Families throughout New York who have children with disabilities are frequently questioning how to best provide for their children’s needs–both now and in the future. It can be a complex issue, because relatives must balance their ability to provide help via their own private resources with available support through Medicaid and Supplemental Security Income (SSI). SSI is designed to help those with certain disabilities with basic needs and is funded through general tax revenues, not Social Security taxes.
The government programs hinge on the specific income available to those with disabilities, and so relatives who provide support may unintentionally lead to disqualification of their loved one from Medicaid or lower SSI payments.
Special Needs Trusts in New York
Special Needs Trusts (SNTs) are critical in these situations, allowing parents, grandparents, or others to provide supplemental resources without affecting the individual’s access to important government programs.
SNTs are relatively straightforward in concept, but the specifics of setting them up and using them properly can prove complex. For example, there are two general types of SNTs: First party and third party.
Third party SNTs are usually more common for New York families in situations where a parent, grandparent, or guardian wishes to provide funds for the child. The trust then operates to provide support for the individual with disabilities throughout their life. At death, the remaining assets in the trust are paid out to relatives–the disabled individual’s own children (if there are any), siblings, or other close relatives.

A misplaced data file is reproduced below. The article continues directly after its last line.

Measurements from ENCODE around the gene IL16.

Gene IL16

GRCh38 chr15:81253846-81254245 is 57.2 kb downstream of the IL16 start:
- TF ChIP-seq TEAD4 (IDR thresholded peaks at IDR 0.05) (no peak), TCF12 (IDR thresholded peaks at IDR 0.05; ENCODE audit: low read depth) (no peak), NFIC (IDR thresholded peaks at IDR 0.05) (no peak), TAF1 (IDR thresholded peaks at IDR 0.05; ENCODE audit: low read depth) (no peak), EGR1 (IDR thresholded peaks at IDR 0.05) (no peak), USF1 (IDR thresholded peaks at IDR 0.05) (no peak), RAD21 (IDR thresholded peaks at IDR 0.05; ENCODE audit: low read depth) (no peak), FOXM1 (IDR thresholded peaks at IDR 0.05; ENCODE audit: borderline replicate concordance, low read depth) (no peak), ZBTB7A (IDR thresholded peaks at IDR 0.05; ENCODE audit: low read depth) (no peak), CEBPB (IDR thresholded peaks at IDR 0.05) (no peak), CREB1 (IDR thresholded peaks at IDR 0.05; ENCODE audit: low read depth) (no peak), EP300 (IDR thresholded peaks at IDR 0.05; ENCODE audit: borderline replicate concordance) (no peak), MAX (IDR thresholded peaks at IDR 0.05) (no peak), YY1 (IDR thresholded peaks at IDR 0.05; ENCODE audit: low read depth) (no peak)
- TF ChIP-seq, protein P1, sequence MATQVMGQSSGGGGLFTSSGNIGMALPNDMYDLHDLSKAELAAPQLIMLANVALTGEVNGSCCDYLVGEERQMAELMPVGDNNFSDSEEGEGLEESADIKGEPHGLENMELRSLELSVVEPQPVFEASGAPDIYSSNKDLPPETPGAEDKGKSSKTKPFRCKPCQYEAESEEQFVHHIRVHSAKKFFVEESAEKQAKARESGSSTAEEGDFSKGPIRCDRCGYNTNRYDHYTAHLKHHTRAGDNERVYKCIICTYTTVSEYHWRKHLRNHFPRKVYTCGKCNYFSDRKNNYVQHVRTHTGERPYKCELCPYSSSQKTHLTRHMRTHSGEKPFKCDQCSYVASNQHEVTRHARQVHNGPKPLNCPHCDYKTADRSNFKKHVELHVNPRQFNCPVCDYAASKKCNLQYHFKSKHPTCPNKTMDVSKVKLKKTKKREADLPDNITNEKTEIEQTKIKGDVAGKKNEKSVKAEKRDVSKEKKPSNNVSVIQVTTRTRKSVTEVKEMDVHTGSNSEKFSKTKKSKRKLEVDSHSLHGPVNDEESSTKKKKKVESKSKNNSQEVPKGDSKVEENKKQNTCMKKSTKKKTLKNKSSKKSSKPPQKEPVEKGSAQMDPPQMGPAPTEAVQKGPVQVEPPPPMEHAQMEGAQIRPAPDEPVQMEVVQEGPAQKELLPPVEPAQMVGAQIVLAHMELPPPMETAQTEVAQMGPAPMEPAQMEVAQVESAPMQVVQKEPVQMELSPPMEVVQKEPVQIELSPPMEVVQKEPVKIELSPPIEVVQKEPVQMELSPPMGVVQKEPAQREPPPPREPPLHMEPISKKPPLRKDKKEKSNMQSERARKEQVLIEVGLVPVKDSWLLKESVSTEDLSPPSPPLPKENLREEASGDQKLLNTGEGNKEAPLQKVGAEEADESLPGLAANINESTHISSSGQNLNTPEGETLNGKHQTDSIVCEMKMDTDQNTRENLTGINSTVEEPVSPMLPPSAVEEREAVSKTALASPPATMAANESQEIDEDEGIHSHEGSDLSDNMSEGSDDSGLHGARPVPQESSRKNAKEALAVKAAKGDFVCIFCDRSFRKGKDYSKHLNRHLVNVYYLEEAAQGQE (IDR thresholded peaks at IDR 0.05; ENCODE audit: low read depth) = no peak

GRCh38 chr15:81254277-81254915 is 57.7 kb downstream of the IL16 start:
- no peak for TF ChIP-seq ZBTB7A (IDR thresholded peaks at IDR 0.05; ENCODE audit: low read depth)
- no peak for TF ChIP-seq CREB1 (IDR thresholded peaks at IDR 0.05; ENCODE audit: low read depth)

Alternatively, first party SNTs use the disabled individual’s own funds to create the trust–not money provided by others. These are slightly more complicated in that they have a “payback” requirement. The disabled child is able to benefit from the trust funds without losing eligibility in government programs. However, upon the individual’s death, the funds remaining in the trust must be used to pay back the government for benefits received throughout their life.
Because first party SNFs require use of the disabled individual’s own funds and have a payback provision,they are not used as often as third party trusts. However, they may be appropriate in certain situations. Some common examples include: when the child with special needs receives a large inheritance or is granted sizeable funds from a lawsuit verdict or settlement.
Evaluate the Whole Picture
In most cases, the creation of a special needs trust is only done in combination with other planning that may include life insurance, unique inheritance planning, and similar work. Elder law estate planning includes many interconnected parts, and so it is crucial not to view any specific legal tool in isolation. An attorney can explain what combination of steps are needed to best protect you and your family.